There has been a number of reports of poor Palmer amaranth control with post applications of PPO herbicides (Flexstar, Cobra, etc).

This is not new to this year. However what is being reported more as a problem this year than last is even 1- to 2-inch Palmer is often recovering from these post PPO applications.

I walked a number of these fields this week and indeed Palmer is recovering from applications of Flexstar, Flexstar GT and Cobra. In some cases the Palmer amaranth was just too large (4- to 12-inches tall). However, in other casesPalmer that was about 1.5-inches was putting out new growth from low lateral buds after the terminal was taken out by the PPO herbicide. This is very disappointing but not completely surprising.

The reason, I was not surprised to get these calls is that we have seen similar results with various PPO alone and tank-mixture applications on small Palmer amaranth in research here at Jackson.

Even some very hot tank-mixtures of 5.3 pints FlexStar GT with 1 percent MSO or 10 ounces Cobra plus 4 ounces Resource plus 32 ounces of Roundup PowerMax has not provided good control of 1- to 2-inch Palmer amaranth.

Some folks want to describe this with the “R” word, but I believe the extended hot/dry weather has made Palmer amaranth even more difficult to control with PPO herbicides.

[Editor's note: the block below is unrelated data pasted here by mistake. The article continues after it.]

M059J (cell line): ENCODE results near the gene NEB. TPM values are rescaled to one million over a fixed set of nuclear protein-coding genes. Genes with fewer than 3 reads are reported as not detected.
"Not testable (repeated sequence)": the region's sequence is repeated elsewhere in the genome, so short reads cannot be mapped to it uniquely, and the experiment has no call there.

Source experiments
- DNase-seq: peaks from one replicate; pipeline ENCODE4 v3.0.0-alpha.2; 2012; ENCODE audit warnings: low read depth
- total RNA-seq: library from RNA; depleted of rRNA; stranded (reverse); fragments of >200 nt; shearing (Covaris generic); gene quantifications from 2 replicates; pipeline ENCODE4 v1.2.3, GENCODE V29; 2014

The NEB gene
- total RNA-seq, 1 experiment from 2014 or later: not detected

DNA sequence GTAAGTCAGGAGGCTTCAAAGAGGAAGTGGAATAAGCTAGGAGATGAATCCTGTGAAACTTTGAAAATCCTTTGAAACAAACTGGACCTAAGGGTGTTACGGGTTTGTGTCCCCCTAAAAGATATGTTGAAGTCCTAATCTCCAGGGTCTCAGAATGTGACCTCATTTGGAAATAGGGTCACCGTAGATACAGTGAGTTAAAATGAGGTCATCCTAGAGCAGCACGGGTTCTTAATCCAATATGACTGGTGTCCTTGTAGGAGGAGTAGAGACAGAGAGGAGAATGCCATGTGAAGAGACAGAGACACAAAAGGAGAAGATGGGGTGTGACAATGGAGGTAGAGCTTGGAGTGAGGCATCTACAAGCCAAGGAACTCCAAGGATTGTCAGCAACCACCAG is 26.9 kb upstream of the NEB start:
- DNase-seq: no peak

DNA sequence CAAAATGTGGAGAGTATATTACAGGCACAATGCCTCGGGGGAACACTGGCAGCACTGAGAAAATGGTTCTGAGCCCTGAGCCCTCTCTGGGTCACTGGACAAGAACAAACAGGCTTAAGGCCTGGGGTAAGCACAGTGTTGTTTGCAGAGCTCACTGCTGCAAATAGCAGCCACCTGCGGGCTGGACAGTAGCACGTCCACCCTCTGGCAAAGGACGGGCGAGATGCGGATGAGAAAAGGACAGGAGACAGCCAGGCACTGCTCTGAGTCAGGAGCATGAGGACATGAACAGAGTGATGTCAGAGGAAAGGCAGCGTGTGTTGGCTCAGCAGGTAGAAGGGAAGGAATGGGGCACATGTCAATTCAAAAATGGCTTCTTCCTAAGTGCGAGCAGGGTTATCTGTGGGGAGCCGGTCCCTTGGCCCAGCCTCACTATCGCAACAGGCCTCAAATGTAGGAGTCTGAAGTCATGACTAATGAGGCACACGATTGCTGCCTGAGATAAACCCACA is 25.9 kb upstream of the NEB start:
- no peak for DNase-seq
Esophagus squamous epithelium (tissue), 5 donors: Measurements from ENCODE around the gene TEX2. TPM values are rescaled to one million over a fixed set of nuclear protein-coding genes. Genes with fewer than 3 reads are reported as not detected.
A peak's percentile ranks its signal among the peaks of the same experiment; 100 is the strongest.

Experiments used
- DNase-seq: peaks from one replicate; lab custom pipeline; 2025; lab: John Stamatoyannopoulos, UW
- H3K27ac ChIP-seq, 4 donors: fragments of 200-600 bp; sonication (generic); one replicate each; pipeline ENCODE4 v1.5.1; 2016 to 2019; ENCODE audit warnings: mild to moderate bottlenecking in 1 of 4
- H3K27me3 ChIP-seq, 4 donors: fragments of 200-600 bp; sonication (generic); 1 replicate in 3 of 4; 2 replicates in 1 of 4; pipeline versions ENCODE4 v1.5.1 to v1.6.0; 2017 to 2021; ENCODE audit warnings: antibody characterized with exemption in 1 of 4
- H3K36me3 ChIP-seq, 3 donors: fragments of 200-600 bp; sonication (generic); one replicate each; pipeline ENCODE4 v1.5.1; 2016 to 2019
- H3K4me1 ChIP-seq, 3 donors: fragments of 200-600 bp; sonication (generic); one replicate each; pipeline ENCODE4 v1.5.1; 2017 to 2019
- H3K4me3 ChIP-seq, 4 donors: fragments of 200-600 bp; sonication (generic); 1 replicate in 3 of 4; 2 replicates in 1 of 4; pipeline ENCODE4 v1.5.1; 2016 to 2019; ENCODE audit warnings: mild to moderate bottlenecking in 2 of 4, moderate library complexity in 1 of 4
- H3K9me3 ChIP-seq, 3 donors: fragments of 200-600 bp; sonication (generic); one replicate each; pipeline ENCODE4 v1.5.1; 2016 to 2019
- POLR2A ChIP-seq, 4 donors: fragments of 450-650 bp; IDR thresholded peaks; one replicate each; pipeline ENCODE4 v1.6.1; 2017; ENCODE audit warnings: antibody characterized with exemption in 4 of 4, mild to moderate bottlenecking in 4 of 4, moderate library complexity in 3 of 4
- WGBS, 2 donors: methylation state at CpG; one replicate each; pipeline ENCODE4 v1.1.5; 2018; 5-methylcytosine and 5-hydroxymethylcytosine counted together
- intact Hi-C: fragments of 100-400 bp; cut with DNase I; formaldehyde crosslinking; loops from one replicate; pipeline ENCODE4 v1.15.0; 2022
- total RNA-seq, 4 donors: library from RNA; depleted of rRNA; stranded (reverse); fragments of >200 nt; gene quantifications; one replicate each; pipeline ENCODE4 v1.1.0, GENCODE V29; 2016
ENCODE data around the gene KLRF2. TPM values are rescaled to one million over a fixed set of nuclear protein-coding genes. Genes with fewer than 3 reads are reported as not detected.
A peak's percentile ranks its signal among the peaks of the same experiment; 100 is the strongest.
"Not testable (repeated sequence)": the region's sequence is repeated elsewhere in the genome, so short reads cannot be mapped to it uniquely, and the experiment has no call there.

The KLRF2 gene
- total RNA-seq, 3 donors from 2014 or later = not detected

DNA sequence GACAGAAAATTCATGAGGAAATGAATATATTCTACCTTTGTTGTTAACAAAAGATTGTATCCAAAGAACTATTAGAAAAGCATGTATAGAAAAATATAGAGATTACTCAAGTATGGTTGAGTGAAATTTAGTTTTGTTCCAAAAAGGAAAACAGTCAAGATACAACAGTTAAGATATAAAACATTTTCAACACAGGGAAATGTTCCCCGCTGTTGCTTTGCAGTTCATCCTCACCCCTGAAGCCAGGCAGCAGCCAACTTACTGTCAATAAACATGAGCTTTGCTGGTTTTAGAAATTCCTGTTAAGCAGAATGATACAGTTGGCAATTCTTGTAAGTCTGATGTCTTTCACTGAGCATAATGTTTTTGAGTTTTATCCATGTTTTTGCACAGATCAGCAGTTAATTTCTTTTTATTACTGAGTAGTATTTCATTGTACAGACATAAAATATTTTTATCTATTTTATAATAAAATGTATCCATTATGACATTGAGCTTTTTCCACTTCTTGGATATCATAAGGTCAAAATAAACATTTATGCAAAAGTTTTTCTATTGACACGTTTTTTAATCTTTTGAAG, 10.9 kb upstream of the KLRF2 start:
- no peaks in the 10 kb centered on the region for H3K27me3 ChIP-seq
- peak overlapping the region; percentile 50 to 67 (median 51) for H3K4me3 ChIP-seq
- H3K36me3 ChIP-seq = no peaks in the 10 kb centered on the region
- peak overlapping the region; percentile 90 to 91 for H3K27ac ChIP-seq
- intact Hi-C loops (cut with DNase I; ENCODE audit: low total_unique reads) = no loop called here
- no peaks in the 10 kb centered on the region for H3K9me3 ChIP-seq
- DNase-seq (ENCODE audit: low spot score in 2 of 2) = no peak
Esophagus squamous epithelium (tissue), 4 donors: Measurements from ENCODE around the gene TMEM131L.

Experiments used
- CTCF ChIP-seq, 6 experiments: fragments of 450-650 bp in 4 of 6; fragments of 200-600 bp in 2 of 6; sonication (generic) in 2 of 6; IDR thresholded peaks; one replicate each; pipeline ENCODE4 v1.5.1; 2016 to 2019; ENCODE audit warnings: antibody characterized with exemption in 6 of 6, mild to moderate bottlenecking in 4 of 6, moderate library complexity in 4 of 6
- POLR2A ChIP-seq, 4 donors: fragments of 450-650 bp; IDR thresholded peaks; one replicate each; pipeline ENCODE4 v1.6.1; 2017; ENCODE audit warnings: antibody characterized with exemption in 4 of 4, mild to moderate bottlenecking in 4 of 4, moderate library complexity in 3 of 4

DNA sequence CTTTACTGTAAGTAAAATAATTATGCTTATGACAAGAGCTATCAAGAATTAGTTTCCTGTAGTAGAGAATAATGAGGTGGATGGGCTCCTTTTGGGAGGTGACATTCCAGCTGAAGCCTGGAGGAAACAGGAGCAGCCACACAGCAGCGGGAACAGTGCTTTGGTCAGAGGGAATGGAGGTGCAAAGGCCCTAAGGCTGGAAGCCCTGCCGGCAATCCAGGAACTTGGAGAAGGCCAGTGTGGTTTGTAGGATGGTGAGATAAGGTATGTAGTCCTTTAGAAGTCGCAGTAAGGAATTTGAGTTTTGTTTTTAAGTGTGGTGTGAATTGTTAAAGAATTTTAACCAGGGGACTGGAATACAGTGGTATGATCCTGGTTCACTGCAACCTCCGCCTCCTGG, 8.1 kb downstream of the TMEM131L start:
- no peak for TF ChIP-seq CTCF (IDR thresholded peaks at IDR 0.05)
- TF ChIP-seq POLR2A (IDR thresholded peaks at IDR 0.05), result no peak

So what do we do now? Hopefully, Tennessee will get a good state-wide rain to help make the soybeans more competitive and perhaps make future Palmer flushes more susceptible to PPO herbicides.

Second be cautious of follow up fomesafen (Flexstar, Flexstar GT, Prefix, Rythim, Reflex, etc) applications to try to control escaped pigweed. We saw some carryover into corn this spring from these types of sequential applications.

In most cases, if the grower is going to go back and retreat choose a PPO herbicide that will not provide soil residual that could be a problem in next year’s corn.

Cobra has performed similarly to Flexstar in our research on Palmer amaranth and it will not be a problem in next year’s corn. If fields are too covered up with escaped pigweed then destroying the soybeans and replanting would probably be the best option at this date.

When looking to treat newly emerged Palmer from here on out we have to strive to do everything correct with that first PPO application. There are no second chances with Palmer and post PPO herbicides. That includes using at least 15 gpa.

It also includes using nozzles that provide good coverage.

Finally it includes using the proper surfactants at the proper rates. After looking at my data over the past two years I believe we need to use more MSO (1 percent) with Flexstar to have the best chance to control Palmer.